San Antonio native Louis Vega Treviño is currently exhibiting his recent paintings at the Musical Bridges Around the World (MBAW) Gallery through Aug. 12. Organized by MBAW curator Julya Jara, the exhibition includes a number of the color stripe abstractions for which Treviño is best known, as well as a new body of paintings related to the artist’s longtime drawing practice.
Since the early 1990s, the 44-year-old Treviño has been drawing obsessively on a daily basis, an affinity that he shares with a number of San Antonio’s younger Latino artists, such as Albert Alvarez, Alejandro Augstine Padilla, and Jose Fidel Sotelo.
At the age of 19, Treviño abandoned studies of art and architecture at San Antonio College to become a designer for Kell Muñoz Architects – now Muñoz & Company – a position he held until 2000, when he decided to go it alone. During his tenure at the architecture firm, he created models and renderings for a variety of projects, and designed carpet patterns for venues such as the San Antonio Convention Center and Trinity Baptist Church.
Treviño became serious about drawing around 1995, when he found himself impulsively drawing in pen and ink on napkins while dining at a local restaurant. Excited and intrigued by the possibilities, he started buying cocktail napkins in bulk. Usually working in the early morning or late at night, Treviño uses pen and black ink to embellish a white napkin with a spontaneously drawn pattern. To this day, he carries around a cigar box filled with blank and hand-patterned napkins and then, whenever the mood hits, he completes the drawings using markers to add in color.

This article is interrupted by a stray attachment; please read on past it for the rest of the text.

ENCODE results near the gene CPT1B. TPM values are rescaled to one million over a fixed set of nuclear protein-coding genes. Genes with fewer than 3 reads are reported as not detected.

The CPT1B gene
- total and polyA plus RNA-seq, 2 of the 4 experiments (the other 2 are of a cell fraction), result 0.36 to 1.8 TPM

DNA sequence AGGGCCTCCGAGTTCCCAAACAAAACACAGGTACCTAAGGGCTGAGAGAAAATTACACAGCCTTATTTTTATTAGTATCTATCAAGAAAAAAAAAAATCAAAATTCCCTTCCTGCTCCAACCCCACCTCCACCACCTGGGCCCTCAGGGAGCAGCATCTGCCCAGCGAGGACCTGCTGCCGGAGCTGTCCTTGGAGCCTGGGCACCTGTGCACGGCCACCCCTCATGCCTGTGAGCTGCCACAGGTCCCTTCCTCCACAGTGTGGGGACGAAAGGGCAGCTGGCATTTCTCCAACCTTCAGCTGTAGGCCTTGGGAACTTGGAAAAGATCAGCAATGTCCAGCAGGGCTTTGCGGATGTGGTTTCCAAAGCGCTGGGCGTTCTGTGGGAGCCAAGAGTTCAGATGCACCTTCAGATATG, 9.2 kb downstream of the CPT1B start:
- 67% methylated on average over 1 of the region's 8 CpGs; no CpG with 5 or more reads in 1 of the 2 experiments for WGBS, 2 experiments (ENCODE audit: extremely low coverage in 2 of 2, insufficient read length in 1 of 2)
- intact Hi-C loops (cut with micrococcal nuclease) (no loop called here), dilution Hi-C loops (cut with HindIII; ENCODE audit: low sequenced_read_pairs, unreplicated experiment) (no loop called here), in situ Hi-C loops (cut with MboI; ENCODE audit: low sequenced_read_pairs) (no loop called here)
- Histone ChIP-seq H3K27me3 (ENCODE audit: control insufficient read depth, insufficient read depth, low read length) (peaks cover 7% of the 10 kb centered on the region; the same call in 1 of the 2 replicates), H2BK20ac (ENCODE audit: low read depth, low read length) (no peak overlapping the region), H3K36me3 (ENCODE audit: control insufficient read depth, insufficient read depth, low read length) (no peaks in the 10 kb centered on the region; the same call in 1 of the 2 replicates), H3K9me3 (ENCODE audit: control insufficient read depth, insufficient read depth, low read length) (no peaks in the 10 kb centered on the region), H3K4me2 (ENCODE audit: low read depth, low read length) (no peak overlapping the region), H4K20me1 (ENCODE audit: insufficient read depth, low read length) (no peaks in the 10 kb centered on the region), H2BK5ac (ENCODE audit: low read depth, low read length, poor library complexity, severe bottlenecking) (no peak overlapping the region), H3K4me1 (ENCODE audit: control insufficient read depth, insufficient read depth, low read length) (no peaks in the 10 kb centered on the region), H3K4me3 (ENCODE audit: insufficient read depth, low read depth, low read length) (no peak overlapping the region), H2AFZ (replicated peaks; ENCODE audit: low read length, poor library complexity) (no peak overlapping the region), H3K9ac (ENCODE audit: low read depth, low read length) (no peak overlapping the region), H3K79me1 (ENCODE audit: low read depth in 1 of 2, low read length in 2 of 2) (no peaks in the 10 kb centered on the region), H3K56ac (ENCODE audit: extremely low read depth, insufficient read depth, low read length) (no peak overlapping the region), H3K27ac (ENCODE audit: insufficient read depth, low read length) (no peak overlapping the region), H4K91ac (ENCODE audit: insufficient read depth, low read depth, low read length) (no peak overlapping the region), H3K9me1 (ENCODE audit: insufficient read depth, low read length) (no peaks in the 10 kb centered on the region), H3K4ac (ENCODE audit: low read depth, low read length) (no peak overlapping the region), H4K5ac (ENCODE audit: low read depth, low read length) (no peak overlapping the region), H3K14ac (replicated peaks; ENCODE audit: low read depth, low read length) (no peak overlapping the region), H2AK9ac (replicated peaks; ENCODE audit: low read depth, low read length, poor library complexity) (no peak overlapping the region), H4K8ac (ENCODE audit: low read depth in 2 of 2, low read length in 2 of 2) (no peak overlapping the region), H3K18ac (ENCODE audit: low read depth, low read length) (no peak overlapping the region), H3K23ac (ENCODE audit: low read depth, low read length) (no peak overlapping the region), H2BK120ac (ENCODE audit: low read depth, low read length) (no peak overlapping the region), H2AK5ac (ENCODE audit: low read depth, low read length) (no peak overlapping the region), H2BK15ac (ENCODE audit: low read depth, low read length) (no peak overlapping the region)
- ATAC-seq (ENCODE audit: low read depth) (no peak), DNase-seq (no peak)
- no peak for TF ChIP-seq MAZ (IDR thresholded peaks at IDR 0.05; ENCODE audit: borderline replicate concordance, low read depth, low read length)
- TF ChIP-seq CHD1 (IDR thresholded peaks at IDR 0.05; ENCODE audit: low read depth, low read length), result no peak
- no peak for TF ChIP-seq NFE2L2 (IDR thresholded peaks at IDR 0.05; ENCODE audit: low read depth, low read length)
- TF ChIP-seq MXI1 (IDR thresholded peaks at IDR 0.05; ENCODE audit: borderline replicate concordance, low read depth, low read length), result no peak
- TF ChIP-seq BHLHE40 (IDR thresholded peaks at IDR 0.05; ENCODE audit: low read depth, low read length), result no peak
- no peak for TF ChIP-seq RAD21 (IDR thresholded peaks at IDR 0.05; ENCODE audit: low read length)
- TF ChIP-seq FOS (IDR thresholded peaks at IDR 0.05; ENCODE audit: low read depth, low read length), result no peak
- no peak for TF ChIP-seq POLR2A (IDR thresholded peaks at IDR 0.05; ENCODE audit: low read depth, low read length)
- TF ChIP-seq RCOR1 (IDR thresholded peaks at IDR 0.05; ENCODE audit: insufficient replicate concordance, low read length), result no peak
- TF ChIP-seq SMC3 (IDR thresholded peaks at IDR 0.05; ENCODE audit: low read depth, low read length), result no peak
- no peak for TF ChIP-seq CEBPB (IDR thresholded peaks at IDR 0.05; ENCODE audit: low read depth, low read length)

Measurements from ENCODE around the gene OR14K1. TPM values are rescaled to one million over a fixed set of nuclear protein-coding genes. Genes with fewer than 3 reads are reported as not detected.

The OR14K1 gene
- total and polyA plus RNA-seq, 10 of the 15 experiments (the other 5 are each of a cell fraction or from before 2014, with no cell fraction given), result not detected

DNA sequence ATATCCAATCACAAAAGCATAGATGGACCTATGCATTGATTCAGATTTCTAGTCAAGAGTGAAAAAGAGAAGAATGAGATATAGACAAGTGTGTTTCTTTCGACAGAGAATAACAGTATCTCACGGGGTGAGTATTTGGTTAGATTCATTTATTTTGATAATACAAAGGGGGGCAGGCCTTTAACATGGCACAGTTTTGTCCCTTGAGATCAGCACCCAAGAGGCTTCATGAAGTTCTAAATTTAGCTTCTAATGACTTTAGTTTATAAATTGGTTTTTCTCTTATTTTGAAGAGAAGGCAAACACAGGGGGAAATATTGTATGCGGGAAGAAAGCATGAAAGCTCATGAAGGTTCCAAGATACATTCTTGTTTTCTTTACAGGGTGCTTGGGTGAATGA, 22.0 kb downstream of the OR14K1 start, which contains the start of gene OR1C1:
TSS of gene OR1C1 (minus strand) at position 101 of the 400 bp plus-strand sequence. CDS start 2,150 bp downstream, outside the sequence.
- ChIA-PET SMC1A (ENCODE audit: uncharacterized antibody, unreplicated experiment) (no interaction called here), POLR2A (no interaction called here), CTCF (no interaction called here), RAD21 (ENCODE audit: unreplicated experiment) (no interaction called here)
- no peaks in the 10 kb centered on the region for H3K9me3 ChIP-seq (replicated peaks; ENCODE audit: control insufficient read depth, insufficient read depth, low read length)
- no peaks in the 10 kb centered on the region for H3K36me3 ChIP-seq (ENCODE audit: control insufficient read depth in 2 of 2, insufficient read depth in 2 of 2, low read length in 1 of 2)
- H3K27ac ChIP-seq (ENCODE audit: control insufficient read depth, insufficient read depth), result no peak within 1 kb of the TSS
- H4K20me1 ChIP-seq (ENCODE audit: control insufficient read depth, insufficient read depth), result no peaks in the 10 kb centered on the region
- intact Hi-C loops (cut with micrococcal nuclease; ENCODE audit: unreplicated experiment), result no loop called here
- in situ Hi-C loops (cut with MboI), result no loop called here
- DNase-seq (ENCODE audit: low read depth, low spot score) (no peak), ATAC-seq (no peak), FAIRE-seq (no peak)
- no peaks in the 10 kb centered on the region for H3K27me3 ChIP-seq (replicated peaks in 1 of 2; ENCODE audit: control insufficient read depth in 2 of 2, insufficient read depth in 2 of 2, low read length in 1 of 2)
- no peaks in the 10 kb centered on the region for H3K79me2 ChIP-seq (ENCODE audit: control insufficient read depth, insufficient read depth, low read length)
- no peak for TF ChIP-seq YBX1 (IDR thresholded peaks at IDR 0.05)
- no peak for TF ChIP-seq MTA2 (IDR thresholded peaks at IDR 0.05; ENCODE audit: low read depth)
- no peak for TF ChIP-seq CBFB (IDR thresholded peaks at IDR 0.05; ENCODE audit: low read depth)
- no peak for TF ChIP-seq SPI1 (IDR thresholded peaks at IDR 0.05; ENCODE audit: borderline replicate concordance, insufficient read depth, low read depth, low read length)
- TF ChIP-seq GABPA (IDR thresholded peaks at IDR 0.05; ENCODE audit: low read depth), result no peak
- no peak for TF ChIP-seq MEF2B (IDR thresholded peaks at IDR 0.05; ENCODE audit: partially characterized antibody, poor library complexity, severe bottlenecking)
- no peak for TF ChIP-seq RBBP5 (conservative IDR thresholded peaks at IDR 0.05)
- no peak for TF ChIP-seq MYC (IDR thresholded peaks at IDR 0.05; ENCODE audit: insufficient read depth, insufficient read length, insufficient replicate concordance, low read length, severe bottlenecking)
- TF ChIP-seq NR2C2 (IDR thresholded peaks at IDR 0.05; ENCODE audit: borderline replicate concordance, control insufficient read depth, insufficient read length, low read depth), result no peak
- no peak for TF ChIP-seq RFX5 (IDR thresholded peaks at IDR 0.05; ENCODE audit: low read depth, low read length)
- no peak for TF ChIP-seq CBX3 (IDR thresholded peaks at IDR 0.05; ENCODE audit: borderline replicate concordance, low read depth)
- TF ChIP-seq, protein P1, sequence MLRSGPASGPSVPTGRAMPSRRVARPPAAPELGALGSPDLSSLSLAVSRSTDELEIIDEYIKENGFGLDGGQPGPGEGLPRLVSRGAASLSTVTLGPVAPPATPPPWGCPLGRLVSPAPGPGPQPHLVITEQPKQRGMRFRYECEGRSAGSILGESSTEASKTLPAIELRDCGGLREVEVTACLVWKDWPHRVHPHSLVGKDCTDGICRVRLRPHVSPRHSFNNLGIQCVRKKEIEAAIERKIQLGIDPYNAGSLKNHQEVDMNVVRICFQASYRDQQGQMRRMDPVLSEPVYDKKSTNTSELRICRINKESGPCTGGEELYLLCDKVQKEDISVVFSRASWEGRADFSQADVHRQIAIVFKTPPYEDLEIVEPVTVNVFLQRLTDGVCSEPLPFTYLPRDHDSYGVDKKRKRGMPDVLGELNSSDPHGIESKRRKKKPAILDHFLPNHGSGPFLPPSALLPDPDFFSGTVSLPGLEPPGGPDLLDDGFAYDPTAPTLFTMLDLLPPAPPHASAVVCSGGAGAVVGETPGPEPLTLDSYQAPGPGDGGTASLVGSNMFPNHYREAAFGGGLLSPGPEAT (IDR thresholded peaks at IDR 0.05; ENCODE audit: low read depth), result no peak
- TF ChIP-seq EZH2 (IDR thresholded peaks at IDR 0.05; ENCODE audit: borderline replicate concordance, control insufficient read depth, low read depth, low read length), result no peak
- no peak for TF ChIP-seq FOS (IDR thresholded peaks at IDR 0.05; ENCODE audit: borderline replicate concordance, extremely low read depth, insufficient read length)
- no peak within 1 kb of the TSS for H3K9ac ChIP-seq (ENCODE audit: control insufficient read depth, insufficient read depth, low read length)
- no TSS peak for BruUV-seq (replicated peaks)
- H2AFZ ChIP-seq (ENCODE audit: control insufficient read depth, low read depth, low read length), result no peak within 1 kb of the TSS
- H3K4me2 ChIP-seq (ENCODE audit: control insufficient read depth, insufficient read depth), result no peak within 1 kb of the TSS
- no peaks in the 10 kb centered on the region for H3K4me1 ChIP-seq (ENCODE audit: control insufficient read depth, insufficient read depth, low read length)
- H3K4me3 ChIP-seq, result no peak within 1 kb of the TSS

Although miniature in scale, Treviño’s napkin drawings are optically charged with bold colors and rhythmic movements that to some extent recall the much larger scale configurations of the Op Art pioneer Victor Vasarely. The delicate napkin drawings also have a pleasing tactility that stems from their soft texture.
In 1998, Treviño started drawing on Post-It notes. While some of the Post-It drawings are hand-colored in the same fashion as the napkins, others are scanned, painted digitally, and then printed on paper. The compositions range from simple to complex, and most are very energetic and animated.
Over the years, Treviño has exhibited the napkin drawings in large grid formations, where each drawing functions as a section of a modular composition and endless possibilities exist for overall arrangements. In 2009, he was invited by the Public Art division of San Antonio’s Department of Creative and Cultural Development to use imagery from his napkin drawings as the basis for a site-specific installation in Main Plaza.
From 2009-11, kiosks in Main Plaza were wrapped on all four sides with Treviño’s compositions. The artist made the leap from micro to macro by scanning the napkins, digitally enlarging the scale of the imagery, and printing it on vinyl that was then mounted on the kiosks’ aluminum exteriors.
Around 2001, while experimenting with color on his computer, Treviño found that stretching an image in Photoshop produces patterns of vertical lines in different colors that reminded him of the poured paint canvases of Morris Louis and the stripe paintings of Gene Davis; both artists pioneered 1960s color field abstraction.